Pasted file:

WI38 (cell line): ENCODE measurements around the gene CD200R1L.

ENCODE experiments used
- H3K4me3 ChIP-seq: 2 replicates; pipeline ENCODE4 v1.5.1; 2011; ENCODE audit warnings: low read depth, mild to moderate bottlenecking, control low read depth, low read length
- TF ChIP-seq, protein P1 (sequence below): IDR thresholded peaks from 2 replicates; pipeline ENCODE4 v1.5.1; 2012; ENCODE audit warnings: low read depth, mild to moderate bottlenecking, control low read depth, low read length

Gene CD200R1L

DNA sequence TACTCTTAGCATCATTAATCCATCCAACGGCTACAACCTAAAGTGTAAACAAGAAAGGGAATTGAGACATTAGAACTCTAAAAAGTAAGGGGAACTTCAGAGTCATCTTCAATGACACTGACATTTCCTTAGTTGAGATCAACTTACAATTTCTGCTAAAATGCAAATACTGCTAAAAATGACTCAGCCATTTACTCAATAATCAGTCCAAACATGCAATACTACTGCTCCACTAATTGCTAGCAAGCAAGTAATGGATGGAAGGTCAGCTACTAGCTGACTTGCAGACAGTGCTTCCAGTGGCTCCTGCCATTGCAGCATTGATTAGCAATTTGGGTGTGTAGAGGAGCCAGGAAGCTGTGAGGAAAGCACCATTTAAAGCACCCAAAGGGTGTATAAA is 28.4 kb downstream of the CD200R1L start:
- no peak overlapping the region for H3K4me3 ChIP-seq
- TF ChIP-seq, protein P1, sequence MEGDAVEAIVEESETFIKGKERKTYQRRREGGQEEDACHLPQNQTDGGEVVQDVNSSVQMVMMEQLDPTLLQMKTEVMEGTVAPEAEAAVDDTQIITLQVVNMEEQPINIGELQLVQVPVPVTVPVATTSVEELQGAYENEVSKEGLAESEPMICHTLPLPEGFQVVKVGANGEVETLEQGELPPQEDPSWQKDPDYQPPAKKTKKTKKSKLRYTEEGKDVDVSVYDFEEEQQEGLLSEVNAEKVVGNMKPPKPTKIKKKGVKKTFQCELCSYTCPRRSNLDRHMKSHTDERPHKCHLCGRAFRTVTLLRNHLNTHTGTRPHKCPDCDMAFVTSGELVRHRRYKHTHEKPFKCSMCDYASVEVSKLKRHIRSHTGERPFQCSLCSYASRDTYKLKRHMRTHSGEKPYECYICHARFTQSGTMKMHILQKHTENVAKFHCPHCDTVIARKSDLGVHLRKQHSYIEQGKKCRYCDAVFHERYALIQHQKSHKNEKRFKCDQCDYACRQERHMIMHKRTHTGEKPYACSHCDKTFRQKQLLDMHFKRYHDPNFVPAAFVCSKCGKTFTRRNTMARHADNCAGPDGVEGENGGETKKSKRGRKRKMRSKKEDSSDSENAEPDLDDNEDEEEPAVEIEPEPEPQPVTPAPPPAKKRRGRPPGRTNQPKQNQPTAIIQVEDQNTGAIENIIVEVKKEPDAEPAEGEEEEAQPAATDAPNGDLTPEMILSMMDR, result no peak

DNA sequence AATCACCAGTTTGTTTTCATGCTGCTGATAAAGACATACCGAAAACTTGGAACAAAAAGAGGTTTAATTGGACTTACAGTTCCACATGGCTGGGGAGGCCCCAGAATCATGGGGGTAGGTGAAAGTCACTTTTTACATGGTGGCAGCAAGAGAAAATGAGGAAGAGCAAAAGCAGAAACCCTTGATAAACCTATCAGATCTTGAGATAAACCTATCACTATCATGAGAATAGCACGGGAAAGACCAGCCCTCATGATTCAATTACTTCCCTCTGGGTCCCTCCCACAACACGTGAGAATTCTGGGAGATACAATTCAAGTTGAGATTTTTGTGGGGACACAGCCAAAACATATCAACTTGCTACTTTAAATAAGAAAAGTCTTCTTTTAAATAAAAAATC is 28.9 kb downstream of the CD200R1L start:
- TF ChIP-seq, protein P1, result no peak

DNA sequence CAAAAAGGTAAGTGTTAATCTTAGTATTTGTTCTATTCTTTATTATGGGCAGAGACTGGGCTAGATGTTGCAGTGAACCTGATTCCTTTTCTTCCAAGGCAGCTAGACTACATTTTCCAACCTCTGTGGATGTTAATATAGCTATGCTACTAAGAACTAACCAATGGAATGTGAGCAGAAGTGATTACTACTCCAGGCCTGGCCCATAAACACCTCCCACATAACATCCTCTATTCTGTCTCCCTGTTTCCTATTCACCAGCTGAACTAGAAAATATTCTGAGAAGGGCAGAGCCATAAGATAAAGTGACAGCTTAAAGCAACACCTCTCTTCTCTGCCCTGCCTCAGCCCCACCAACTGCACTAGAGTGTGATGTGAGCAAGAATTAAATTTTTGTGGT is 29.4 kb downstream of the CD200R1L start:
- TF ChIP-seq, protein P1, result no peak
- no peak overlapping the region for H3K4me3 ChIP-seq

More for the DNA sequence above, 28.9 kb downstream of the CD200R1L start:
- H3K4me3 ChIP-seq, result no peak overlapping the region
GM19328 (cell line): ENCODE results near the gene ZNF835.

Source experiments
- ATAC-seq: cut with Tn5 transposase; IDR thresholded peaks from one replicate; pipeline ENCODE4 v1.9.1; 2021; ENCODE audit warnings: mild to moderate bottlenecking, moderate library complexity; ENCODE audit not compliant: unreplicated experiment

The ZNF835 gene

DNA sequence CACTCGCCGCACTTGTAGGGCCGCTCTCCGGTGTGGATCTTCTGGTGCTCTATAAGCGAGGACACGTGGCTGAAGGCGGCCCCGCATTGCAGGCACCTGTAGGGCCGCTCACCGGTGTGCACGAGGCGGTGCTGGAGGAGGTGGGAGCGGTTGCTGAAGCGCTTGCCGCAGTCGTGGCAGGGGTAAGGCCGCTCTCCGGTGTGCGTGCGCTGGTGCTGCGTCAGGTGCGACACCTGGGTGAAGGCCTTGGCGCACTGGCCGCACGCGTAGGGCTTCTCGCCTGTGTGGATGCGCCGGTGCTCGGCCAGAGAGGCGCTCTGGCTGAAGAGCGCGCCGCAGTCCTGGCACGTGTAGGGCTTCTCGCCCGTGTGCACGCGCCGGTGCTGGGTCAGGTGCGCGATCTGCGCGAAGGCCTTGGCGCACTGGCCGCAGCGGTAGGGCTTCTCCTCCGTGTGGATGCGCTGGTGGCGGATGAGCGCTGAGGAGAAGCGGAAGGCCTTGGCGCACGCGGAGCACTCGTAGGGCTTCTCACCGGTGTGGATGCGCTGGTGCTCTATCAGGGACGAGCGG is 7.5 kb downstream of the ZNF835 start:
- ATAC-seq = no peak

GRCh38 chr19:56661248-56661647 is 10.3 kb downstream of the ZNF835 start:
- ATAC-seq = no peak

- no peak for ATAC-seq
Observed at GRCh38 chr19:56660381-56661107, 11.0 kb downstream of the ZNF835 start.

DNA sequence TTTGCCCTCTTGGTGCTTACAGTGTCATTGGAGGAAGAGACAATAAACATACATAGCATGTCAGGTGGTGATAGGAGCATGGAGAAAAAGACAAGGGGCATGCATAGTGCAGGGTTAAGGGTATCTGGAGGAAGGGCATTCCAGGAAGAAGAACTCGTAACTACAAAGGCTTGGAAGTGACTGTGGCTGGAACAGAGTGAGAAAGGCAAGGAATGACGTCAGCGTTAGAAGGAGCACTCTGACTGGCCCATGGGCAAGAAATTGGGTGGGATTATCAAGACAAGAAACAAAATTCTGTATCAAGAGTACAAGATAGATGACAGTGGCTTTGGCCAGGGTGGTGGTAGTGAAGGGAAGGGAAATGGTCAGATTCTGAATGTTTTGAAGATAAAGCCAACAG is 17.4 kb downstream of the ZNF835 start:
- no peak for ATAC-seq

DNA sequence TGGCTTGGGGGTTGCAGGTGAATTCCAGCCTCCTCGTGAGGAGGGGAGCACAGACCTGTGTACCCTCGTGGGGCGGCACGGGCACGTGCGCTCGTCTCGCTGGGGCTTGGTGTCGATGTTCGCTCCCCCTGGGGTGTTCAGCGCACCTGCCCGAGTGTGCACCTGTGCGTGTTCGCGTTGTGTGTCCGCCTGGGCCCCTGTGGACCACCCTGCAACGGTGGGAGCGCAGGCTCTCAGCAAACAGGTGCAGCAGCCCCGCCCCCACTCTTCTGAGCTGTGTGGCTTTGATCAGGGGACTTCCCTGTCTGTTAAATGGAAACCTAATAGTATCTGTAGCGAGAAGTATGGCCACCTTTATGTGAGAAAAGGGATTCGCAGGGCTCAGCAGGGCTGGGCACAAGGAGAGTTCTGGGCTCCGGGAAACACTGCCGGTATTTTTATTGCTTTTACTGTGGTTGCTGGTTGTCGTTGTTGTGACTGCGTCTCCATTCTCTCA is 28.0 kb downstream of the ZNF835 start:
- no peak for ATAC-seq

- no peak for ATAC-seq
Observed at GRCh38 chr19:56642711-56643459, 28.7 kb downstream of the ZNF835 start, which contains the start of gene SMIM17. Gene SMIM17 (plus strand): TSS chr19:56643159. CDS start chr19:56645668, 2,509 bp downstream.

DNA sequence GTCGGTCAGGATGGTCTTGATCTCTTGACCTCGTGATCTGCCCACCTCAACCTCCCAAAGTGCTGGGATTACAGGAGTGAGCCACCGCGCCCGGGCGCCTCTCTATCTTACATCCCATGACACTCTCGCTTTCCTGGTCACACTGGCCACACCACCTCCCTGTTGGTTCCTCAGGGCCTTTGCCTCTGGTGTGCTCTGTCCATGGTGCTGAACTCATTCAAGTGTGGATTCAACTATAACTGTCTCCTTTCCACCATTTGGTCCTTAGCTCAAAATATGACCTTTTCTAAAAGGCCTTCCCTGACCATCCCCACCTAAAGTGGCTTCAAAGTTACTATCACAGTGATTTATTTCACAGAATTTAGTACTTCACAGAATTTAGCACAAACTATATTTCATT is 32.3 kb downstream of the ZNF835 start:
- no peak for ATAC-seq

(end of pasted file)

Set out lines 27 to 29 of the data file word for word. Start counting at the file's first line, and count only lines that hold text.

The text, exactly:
- no peak for ATAC-seq

DNA sequence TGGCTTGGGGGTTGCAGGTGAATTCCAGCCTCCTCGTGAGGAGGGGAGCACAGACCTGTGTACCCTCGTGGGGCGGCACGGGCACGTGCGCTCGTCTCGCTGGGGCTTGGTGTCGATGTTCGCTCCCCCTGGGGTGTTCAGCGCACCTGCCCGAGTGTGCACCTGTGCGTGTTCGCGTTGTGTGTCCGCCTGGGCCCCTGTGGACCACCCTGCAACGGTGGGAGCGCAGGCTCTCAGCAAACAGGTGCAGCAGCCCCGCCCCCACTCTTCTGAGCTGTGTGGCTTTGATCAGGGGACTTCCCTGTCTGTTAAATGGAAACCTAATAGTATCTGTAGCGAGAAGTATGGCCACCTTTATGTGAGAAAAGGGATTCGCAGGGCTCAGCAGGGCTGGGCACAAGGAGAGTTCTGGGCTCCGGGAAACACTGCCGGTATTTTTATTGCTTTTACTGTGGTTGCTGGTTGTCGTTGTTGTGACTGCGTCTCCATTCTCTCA is 28.0 kb downstream of the ZNF835 start:
- no peak for ATAC-seq